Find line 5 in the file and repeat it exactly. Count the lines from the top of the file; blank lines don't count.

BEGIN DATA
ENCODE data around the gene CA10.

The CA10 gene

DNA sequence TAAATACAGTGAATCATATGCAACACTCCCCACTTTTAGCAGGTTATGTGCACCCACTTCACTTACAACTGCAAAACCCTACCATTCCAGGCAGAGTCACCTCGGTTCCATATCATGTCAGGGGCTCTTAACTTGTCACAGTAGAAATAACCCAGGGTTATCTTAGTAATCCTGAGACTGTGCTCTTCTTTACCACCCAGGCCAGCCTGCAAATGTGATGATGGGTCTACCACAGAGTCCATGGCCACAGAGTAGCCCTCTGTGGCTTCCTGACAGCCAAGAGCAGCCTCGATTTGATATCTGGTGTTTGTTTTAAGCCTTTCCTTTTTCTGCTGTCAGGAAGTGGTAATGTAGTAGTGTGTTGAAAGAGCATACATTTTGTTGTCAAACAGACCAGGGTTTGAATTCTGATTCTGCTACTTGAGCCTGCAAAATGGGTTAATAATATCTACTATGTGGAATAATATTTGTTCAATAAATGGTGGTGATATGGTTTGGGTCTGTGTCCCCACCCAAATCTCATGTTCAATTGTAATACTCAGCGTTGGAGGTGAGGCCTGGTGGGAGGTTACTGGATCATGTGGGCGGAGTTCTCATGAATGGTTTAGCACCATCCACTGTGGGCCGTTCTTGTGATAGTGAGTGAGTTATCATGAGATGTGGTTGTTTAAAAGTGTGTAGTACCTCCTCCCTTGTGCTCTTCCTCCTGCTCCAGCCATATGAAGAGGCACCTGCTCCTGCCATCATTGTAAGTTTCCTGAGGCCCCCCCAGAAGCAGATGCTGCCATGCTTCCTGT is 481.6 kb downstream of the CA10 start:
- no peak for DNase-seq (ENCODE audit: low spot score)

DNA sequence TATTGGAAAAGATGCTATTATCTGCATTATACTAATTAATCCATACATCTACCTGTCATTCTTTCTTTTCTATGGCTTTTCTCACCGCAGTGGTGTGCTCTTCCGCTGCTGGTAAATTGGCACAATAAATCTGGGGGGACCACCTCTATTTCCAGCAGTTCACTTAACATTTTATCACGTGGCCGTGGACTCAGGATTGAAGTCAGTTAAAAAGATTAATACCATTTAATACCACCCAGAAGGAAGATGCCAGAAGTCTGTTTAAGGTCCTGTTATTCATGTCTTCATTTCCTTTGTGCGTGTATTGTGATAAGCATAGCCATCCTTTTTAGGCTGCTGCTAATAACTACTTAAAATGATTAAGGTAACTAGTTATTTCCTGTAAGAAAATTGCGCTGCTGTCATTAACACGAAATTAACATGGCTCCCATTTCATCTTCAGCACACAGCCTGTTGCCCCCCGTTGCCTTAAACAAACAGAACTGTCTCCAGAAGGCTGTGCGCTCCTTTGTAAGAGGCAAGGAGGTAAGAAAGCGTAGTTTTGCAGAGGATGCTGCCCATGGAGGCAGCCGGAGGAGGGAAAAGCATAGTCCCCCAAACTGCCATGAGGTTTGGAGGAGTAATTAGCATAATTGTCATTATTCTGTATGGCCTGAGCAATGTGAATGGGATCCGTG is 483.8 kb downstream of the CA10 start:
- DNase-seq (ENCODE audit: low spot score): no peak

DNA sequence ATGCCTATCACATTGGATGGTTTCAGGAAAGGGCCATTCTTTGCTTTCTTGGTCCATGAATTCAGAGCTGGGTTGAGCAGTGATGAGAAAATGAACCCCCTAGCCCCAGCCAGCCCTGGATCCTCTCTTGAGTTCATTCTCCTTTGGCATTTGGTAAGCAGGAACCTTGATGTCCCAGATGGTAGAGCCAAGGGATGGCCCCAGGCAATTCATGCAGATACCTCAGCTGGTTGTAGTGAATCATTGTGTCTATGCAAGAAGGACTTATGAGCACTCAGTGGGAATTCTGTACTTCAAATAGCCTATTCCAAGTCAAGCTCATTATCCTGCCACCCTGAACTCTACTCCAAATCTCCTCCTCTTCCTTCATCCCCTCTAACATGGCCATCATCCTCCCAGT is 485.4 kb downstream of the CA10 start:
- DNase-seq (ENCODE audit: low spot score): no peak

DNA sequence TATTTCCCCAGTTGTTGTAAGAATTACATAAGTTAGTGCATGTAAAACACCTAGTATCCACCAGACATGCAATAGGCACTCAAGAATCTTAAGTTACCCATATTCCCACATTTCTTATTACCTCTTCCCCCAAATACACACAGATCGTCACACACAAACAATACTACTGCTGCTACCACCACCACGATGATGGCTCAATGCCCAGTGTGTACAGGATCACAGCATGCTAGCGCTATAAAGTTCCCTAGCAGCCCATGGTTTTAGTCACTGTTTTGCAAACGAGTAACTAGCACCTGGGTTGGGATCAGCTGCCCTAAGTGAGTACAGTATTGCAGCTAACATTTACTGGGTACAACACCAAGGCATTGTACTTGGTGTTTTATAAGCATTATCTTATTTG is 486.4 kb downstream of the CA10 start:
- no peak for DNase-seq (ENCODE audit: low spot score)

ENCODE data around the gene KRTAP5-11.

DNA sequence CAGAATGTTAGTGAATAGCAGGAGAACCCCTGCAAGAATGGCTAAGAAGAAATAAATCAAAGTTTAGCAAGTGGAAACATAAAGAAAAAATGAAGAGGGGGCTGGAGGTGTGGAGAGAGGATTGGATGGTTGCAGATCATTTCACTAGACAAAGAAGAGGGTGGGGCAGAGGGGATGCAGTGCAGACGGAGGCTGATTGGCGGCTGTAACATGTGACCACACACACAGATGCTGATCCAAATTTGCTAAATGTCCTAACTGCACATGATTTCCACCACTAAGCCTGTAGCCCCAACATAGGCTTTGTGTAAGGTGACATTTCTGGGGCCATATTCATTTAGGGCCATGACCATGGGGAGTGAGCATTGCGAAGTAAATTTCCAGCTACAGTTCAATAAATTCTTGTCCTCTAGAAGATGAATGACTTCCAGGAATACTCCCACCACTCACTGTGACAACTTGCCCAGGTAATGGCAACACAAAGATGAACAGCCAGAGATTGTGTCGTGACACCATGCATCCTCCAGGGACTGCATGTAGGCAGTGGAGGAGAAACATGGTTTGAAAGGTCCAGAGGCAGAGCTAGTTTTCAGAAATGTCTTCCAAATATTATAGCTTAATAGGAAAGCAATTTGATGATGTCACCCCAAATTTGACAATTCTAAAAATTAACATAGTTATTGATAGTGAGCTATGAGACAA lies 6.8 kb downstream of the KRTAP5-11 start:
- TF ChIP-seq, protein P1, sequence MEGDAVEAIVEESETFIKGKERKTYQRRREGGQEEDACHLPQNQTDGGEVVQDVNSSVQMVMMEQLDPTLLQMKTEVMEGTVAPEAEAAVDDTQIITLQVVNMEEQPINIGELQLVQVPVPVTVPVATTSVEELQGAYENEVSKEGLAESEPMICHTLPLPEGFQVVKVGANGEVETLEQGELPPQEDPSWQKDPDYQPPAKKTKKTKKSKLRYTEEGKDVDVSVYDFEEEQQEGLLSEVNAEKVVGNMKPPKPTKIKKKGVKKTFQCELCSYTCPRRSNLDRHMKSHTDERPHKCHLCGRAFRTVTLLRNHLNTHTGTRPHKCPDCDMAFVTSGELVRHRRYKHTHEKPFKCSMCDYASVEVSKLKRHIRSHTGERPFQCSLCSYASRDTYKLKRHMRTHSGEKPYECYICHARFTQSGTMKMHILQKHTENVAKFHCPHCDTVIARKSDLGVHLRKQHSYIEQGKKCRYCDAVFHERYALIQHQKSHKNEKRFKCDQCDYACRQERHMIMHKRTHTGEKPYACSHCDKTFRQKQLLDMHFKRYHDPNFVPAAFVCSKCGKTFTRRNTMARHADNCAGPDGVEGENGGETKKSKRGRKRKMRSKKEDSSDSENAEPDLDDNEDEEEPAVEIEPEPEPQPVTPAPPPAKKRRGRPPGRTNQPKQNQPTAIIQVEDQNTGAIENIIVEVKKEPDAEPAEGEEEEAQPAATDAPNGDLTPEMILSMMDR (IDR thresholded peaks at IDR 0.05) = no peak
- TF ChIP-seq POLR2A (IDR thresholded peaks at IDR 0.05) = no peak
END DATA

DNA sequence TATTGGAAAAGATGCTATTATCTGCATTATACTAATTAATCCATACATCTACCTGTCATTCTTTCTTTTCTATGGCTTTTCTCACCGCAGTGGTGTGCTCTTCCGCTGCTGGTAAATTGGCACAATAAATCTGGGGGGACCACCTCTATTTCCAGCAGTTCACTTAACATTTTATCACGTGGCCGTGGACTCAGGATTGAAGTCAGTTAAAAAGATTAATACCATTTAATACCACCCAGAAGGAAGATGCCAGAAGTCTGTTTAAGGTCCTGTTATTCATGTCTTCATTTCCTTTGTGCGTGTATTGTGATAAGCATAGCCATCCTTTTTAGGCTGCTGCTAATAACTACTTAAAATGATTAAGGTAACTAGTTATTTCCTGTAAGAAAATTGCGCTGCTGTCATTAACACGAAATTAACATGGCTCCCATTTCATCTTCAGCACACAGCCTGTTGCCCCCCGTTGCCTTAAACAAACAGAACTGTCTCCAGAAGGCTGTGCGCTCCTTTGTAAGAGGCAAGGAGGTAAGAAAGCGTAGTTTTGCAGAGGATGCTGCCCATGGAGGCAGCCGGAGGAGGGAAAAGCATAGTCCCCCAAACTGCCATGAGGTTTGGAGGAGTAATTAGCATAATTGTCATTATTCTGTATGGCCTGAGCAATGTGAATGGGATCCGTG is 483.8 kb downstream of the CA10 start: